Potassium Bicarbonate buffer:
Make a 300g per 1 liter solution.
dose 30ml per 40 US gallons / 151 liters to raise KH by 2 degrees (dKH) = 36ppm
Recommended levels are between 2.8-5.6 dKH or 50-100ppm
This also raises potassium by 23mg per liter or 23ppm
*apply this dosing volume to the TRUE amount of water taken out and put back into the tank each week, and not the total tank volume! It is preferred to use RO/DI water. For unbuffered water or in the absence of CO2 injection, use 1/4 to 1/2 dose to avoid impacting pH. I run my tank at 3KH, 6-7GH, with a 6.6 pH.
And these are all really guidelines because each tank is different and we are not always consistent. So, always test the KH of your water when first getting down a routine. After a routine is established you can check every month or so to make sure you are still on track. Sometimes your KH can accumulate if you did a tap water evaporation refill, or dosed too much one week, so always monitor your KH, but truly in this situation it is alkalinity considering we are not using calcium bicarbonate or magnesium bicarbonate.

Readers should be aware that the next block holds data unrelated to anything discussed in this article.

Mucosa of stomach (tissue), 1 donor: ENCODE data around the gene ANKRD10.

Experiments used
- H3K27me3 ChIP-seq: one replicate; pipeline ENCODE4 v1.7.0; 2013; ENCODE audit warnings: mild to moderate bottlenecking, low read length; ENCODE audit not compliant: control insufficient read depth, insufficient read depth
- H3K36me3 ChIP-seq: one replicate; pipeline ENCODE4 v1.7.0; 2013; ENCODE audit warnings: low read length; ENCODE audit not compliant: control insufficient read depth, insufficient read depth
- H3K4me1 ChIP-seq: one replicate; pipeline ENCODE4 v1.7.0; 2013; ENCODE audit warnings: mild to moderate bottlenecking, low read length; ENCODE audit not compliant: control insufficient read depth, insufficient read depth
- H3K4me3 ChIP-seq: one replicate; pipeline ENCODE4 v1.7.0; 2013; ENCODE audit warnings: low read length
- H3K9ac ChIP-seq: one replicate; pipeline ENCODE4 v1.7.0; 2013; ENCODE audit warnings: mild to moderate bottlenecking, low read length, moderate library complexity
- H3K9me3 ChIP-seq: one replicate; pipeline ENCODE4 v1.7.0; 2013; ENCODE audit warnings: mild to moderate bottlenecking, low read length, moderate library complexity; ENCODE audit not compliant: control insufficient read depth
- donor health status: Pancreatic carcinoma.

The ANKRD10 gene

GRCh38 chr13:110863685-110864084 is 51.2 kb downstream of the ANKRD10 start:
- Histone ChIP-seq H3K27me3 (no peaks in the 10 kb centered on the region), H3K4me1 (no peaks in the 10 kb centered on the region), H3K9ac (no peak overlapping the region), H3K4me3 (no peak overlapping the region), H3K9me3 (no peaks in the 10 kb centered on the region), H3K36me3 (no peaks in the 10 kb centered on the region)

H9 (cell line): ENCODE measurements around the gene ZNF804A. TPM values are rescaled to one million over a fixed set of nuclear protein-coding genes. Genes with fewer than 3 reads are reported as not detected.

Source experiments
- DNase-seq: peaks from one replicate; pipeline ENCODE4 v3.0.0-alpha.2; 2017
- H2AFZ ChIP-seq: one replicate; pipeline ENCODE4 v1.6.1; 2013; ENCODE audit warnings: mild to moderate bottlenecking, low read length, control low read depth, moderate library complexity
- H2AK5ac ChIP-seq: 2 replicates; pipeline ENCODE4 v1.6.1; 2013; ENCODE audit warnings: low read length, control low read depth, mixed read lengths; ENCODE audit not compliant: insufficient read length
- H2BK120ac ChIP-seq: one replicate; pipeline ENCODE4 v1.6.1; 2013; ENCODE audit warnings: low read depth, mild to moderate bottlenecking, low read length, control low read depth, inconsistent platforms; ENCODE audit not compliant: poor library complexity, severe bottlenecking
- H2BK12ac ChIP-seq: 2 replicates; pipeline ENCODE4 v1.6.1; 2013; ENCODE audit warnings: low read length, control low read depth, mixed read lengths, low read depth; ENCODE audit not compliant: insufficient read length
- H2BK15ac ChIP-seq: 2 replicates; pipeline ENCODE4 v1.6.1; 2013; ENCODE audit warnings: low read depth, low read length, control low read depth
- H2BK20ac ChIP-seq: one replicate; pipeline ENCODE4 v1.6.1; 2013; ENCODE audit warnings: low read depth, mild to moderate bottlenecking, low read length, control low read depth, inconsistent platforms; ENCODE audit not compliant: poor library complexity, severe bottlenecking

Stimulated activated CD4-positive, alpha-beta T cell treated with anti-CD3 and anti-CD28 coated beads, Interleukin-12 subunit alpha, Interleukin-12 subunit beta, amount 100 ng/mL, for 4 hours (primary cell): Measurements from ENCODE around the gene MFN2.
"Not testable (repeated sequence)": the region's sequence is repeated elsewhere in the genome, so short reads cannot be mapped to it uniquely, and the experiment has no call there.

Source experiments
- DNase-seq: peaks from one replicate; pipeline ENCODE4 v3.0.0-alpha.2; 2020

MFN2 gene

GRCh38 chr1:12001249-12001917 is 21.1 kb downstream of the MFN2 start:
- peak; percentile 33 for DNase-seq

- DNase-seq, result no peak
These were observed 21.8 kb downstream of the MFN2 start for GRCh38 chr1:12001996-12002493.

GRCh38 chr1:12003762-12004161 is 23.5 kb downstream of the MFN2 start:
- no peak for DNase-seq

I hope this helps.
You can get potassium bicarbonate off of Amazon for super cheap, and it will last you a few years. They use it in wine production.
Last edited by DaveFish; 09-29-2015 at 06:49 AM.
Reason: more info